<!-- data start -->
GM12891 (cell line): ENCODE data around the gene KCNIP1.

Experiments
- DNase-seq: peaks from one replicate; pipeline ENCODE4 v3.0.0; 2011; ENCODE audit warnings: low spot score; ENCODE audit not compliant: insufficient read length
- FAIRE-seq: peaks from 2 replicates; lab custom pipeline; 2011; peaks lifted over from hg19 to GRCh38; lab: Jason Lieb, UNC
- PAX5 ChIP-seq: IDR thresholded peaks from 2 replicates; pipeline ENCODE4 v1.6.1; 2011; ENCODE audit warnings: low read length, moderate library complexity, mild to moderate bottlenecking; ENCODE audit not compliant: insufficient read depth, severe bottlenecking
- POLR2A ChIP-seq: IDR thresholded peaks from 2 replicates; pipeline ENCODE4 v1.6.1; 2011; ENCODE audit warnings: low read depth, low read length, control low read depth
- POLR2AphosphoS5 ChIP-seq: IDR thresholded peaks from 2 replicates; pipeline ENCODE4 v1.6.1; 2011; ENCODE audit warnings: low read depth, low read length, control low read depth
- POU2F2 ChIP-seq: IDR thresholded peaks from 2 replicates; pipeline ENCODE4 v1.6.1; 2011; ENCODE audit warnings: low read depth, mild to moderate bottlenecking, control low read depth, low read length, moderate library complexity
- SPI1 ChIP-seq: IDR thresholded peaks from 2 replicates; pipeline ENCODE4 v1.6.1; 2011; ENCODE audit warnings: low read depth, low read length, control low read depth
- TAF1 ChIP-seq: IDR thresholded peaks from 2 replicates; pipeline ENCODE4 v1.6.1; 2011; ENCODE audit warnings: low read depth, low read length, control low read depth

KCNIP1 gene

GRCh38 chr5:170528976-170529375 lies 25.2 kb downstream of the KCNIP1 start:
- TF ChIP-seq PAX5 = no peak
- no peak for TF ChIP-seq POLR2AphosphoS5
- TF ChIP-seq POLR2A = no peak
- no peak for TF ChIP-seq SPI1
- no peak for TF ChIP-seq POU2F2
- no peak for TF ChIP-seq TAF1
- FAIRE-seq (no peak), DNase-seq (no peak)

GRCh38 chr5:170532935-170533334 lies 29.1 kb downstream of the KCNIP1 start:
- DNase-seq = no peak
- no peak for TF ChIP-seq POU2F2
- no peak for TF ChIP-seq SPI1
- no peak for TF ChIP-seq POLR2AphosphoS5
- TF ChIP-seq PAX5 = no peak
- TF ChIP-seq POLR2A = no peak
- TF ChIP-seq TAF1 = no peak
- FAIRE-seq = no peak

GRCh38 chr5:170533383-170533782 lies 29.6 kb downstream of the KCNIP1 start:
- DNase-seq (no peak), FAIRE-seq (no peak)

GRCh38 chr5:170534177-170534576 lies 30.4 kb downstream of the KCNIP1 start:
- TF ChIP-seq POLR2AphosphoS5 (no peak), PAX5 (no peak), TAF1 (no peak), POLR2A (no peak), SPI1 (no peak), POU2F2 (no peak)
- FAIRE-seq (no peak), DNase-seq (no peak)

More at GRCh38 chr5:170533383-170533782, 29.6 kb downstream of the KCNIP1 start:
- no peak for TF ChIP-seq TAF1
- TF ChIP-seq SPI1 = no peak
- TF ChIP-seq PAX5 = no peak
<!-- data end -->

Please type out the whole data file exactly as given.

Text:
GM12891 (cell line): ENCODE data around the gene KCNIP1.

Experiments
- DNase-seq: peaks from one replicate; pipeline ENCODE4 v3.0.0; 2011; ENCODE audit warnings: low spot score; ENCODE audit not compliant: insufficient read length
- FAIRE-seq: peaks from 2 replicates; lab custom pipeline; 2011; peaks lifted over from hg19 to GRCh38; lab: Jason Lieb, UNC
- PAX5 ChIP-seq: IDR thresholded peaks from 2 replicates; pipeline ENCODE4 v1.6.1; 2011; ENCODE audit warnings: low read length, moderate library complexity, mild to moderate bottlenecking; ENCODE audit not compliant: insufficient read depth, severe bottlenecking
- POLR2A ChIP-seq: IDR thresholded peaks from 2 replicates; pipeline ENCODE4 v1.6.1; 2011; ENCODE audit warnings: low read depth, low read length, control low read depth
- POLR2AphosphoS5 ChIP-seq: IDR thresholded peaks from 2 replicates; pipeline ENCODE4 v1.6.1; 2011; ENCODE audit warnings: low read depth, low read length, control low read depth
- POU2F2 ChIP-seq: IDR thresholded peaks from 2 replicates; pipeline ENCODE4 v1.6.1; 2011; ENCODE audit warnings: low read depth, mild to moderate bottlenecking, control low read depth, low read length, moderate library complexity
- SPI1 ChIP-seq: IDR thresholded peaks from 2 replicates; pipeline ENCODE4 v1.6.1; 2011; ENCODE audit warnings: low read depth, low read length, control low read depth
- TAF1 ChIP-seq: IDR thresholded peaks from 2 replicates; pipeline ENCODE4 v1.6.1; 2011; ENCODE audit warnings: low read depth, low read length, control low read depth

KCNIP1 gene

GRCh38 chr5:170528976-170529375 lies 25.2 kb downstream of the KCNIP1 start:
- TF ChIP-seq PAX5 = no peak
- no peak for TF ChIP-seq POLR2AphosphoS5
- TF ChIP-seq POLR2A = no peak
- no peak for TF ChIP-seq SPI1
- no peak for TF ChIP-seq POU2F2
- no peak for TF ChIP-seq TAF1
- FAIRE-seq (no peak), DNase-seq (no peak)

GRCh38 chr5:170532935-170533334 lies 29.1 kb downstream of the KCNIP1 start:
- DNase-seq = no peak
- no peak for TF ChIP-seq POU2F2
- no peak for TF ChIP-seq SPI1
- no peak for TF ChIP-seq POLR2AphosphoS5
- TF ChIP-seq PAX5 = no peak
- TF ChIP-seq POLR2A = no peak
- TF ChIP-seq TAF1 = no peak
- FAIRE-seq = no peak

GRCh38 chr5:170533383-170533782 lies 29.6 kb downstream of the KCNIP1 start:
- DNase-seq (no peak), FAIRE-seq (no peak)

GRCh38 chr5:170534177-170534576 lies 30.4 kb downstream of the KCNIP1 start:
- TF ChIP-seq POLR2AphosphoS5 (no peak), PAX5 (no peak), TAF1 (no peak), POLR2A (no peak), SPI1 (no peak), POU2F2 (no peak)
- FAIRE-seq (no peak), DNase-seq (no peak)

More at GRCh38 chr5:170533383-170533782, 29.6 kb downstream of the KCNIP1 start:
- no peak for TF ChIP-seq TAF1
- TF ChIP-seq SPI1 = no peak
- TF ChIP-seq PAX5 = no peak